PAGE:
Last month, the Republican Liberty Caucus endorsed Texas Congressman Ron Paul for president – a historic endorsement considering the organization had not endorsed a presidential candidate since 1996, when it endorsed Steve Forbes. As we made our endorsement for Paul public, I wondered what current Republican Liberty Caucus members would make of the 1996 Forbes endorsement: would our ‘tent’ be wide enough for Forbes?
As National Vice Chairman of our organization, I voted to support the recommendation our state chapters made to endorse Paul though I personally support and sit on Jon Huntsman for President’s New Hampshire State Steering Committee: two weeks before our Board voted to endorse Paul I made a “Libertarian Case for Jon Huntsman.” In some respects, what I write here is a direct follow-up to that opinion piece: I want to speak of the case for a larger Republican Liberty Caucus ‘tent’ and how candidates like Governor Jon Huntsman fit the ambitious mission of the Republican Liberty Caucus.
The purpose of the Republican Liberty Caucus is to promote “the ideals of individual rights, limited government and free enterprise within the Republican Party of the United States of America by… promoting these ideals among Party officials and its various organizations; identifying and supporting candidates sympathetic with these ideals; developing Caucus membership among Party registrants, officials, and office-holders.”
In a way, membership in the Republican Liberty Caucus, (which requires membership in the Republican Party), is an acknowledgement of a fundamental difference between us and members of the Libertarian Party: we recognize we belong to a larger entity that is more diverse. It is the vehicle we have chosen to advance our views more effectively, and by virtue of this we recognize that we will not always be in full agreement with our Republican family but that we will always strive to find common ground where possible and, when fertile, to nourish it in order to establish an aggressive, tactical, and strategic approach toward bringing the Republican Party back to the principles that initially made it the political party of free-market ideals and individual liberty.
We acknowledge our political universe is currently dominated by a two-party system and we have chosen which of these two parties is most receptive to our beliefs.
>We also recognize the Republican family has not always excelled in advancing our principles, but that the values we hold are the true heart and soul – the glue – that keeps the Party moving forward, and that without this glue the Party and the principles we believe in might not advance as quickly or as broadly as we wish. The Libertarian Party has never been in a position to do this – and this is, most likely, the reason a standard-bearer of libertarian ideals like Paul is seeking the Republican nomination rather than pursuing the Libertarian nomination for president again, as he did in 1988.
In the “Libertarian Case for Jon Huntsman” I make it clear that Huntsman is not strictly a libertarian, but a Republican whose platform and ideas are a manifestation of a movement within the Republican Party toward more libertarian principles. As the title implies, it’s a libertarian argument for Huntsman, not a solicitation to cast Huntsman as a libertarian.
One reason I personally support Huntsman is that I believe he is, simply stated, a ‘Huntsman Republican’: he has never exhibited a particularly partisan streak but an ideological paradigm that has enabled him to govern and serve our country usefully and in ways many factions of the Republican Party can appreciate – those who lean libertarian included.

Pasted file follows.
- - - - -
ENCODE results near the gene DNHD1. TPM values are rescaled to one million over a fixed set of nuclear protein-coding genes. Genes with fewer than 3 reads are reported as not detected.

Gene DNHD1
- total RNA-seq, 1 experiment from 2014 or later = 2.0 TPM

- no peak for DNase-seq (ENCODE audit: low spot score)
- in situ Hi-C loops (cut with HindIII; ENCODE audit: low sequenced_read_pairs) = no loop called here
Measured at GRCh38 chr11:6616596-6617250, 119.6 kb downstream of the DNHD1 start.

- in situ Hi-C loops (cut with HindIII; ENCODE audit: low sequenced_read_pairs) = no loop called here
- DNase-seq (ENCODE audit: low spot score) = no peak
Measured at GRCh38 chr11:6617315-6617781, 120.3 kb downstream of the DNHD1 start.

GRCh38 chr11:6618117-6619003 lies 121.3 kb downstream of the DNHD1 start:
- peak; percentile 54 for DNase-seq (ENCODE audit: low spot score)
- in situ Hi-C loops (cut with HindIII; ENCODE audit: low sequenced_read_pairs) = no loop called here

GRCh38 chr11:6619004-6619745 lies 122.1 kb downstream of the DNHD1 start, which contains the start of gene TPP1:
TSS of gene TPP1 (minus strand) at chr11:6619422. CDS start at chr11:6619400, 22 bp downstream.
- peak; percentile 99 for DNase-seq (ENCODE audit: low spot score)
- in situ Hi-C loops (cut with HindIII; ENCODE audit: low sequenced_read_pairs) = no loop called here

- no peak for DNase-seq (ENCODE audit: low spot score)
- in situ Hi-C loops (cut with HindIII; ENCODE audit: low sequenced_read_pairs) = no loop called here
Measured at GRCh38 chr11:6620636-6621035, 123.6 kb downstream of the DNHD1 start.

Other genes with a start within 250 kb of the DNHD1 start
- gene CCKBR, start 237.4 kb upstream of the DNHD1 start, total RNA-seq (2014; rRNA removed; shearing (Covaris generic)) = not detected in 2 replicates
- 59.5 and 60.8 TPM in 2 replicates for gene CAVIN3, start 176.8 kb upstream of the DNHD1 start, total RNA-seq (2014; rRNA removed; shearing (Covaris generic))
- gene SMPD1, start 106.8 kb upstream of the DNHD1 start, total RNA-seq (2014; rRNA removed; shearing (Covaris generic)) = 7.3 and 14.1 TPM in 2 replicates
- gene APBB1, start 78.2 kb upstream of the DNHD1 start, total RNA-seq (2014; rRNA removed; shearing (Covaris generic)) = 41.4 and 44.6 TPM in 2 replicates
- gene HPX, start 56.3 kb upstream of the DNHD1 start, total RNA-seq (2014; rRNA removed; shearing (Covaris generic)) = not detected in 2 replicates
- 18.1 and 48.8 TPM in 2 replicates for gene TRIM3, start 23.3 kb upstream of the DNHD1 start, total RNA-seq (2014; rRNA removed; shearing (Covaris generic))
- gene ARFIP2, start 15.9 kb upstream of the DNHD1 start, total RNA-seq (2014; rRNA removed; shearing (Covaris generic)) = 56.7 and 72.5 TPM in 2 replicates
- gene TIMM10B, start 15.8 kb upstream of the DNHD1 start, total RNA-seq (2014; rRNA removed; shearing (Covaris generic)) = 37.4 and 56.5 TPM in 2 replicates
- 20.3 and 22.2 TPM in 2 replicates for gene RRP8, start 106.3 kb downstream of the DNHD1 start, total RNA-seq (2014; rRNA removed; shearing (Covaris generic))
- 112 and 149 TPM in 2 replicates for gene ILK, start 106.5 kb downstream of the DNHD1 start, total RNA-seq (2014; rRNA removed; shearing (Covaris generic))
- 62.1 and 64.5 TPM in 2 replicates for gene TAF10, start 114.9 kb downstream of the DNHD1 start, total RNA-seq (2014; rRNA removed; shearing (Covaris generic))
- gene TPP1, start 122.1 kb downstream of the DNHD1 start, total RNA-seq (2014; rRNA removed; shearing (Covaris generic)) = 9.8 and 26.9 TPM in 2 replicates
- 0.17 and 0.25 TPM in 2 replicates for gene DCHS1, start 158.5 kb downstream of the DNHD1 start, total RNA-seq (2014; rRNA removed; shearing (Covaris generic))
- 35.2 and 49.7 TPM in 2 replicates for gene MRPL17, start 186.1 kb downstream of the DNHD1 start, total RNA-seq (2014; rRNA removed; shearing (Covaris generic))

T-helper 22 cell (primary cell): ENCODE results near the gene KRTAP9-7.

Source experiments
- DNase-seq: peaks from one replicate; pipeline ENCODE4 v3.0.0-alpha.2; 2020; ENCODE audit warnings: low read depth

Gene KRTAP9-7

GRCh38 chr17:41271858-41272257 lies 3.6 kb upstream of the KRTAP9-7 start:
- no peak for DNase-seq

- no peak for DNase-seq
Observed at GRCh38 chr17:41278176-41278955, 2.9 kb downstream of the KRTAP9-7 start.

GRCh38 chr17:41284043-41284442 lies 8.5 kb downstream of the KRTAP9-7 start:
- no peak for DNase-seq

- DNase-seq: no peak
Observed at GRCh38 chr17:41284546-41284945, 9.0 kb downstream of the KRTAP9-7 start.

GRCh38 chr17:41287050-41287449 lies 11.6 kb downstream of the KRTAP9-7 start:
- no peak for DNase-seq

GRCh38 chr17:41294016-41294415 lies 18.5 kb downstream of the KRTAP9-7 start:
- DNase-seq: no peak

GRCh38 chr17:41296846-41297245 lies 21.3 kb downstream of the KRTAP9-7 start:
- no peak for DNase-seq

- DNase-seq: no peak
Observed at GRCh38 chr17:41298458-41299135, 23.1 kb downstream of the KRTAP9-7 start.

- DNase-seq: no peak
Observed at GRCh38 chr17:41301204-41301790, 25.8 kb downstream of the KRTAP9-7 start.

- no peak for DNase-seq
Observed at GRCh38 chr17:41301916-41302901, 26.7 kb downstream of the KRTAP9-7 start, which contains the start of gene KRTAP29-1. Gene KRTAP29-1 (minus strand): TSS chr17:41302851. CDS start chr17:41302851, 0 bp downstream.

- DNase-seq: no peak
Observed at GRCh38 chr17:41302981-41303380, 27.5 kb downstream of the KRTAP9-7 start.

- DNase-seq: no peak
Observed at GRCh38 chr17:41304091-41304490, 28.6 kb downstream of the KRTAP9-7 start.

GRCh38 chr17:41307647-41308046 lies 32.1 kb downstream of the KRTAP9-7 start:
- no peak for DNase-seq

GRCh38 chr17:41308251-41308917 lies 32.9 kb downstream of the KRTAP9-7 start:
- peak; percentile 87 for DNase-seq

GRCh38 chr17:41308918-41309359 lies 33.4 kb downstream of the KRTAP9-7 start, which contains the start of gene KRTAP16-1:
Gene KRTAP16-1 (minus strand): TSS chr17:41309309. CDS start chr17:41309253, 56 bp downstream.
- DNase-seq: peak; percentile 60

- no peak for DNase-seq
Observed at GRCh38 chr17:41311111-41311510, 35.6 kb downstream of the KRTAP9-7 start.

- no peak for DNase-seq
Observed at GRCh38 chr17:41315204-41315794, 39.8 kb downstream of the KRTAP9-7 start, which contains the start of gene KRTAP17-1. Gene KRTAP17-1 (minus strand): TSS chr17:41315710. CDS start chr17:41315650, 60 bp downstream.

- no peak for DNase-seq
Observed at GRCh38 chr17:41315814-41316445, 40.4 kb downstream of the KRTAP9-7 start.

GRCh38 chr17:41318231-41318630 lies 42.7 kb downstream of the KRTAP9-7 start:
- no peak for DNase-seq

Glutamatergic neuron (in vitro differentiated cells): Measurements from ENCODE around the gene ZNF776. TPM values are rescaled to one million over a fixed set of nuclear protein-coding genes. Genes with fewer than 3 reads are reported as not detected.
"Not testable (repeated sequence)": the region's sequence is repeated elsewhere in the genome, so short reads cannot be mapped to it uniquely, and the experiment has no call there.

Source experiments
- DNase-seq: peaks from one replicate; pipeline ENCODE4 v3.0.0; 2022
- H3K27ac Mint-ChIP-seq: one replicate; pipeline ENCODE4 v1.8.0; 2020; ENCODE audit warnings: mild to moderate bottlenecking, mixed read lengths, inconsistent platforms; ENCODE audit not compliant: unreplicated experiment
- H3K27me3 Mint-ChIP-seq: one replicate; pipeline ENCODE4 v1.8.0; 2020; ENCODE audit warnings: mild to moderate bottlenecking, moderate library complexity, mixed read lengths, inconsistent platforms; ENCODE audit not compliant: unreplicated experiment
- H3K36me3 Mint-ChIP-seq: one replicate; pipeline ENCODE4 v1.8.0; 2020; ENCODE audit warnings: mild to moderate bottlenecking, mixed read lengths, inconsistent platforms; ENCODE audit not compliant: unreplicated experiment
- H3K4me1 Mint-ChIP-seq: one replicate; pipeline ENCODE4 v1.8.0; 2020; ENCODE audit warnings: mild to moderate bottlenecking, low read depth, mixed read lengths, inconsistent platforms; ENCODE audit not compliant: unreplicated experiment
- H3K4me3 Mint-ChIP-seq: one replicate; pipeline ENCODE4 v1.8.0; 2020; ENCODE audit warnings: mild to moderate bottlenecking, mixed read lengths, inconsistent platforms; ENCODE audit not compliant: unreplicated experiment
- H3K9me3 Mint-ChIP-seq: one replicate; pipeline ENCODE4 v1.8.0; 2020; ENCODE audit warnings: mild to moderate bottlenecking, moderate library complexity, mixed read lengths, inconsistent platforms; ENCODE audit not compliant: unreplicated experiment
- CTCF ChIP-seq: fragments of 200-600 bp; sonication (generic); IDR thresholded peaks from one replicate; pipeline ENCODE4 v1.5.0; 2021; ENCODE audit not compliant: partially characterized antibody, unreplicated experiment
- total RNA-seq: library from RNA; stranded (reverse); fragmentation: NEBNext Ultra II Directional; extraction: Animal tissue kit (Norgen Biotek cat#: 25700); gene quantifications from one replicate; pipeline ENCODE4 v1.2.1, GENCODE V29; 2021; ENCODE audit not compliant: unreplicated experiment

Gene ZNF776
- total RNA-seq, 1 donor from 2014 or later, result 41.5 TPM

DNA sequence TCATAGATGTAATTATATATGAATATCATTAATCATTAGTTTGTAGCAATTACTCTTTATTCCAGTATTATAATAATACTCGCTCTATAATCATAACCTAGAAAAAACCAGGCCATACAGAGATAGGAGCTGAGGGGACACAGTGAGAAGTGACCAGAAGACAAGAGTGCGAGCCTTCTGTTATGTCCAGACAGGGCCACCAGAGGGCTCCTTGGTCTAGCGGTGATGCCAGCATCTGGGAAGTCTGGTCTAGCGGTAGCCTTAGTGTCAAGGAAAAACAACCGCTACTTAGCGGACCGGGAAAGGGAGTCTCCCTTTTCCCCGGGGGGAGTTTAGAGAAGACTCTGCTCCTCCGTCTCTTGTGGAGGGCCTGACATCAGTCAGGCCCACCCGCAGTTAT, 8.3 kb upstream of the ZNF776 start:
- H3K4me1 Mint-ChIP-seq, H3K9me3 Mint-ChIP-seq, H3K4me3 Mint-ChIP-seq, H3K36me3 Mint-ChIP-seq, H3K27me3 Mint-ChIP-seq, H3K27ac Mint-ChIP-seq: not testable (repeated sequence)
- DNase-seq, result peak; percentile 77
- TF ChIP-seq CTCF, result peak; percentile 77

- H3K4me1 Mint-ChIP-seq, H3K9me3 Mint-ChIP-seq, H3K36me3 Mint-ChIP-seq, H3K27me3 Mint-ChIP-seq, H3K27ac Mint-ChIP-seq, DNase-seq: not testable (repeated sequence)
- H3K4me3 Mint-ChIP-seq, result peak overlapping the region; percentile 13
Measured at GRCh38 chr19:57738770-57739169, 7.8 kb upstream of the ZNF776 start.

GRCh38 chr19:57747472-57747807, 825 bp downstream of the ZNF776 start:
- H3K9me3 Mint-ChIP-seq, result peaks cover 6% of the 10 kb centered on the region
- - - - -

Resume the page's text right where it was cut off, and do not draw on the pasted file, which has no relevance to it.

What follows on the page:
Among those positions we have in common with this candidate: his views that the Federal Reserve ought to be audited, that the issue of medicinal marijuana should be left for states to decide, that our Party and government should allow civil unions for all consenting adults, that our right to bear arms must be protected, and that our foreign entanglements are costing not only our reputation in the world but resources we need to make the United States a stronger nation. Governor Huntsman’s credentials on fiscal policy have been endorsed by Pew Center (rated Utah as best-manage state), Cato Institute (‘A’ grade on tax policy), and Forbes (best for state for business). His economic plan as a presidential candidate has been endorsed by the Wall Street Journal. I point this out not to engage in a ‘my-candidate-is-more-libertarian-than-yours’ banter but to clarify that support among libertarian-leaning Republicans for Huntsman is not arbitrary.
From an organizational standpoint (Republican Liberty Caucus), I believe it is only fair that we look at all candidates carefully, as our Candidate Review Committee did over the last few months before issuing a recommendation to our state chapters on potential candidates to endorse. Even if a candidate doesn’t quite fit our paradigm, it’s worth keeping an open mind with respect to supporters who might consider some of that candidate’s positions reasonably libertarian – even if we disagree with that candidate’s supporter.
A ‘Libertarian Case for Romney’ has been made, for example, on LDS Liberty (a forum for libertarian Latter-day Saints): Greg Peterson, an associate of the Romney family and supporter of Governor Mitt Romney’s presidential campaign acknowledges Paul’s popularity among libertarian Republicans. But Peterson makes his case to our constituency at LDS Liberty. I listen respectfully, and think – even if I disagree with him – that his desire to bridge the gap between libertarian Republicans and his presidential candidate says something about the GOP’s libertarian movement and about the inroads the Republican Liberty Caucus is poised to make as more presidential candidates find themselves surrounded by advisors and supporters who seek to broaden each candidate’s interest in our constituency and the issues we are most passionate about. Even if I personally disagree with Peterson and our organization has endorsed Paul, there is no harm in maintaining an open dialog with someone who acknowledges the importance of our constituency in the process.
In the end, our Candidate Review Committee and Board agreed on a handful of candidates that we felt were reasonably aligned with our views before chartered states voted (by a sufficient majority) to extend the national endorsement to Paul.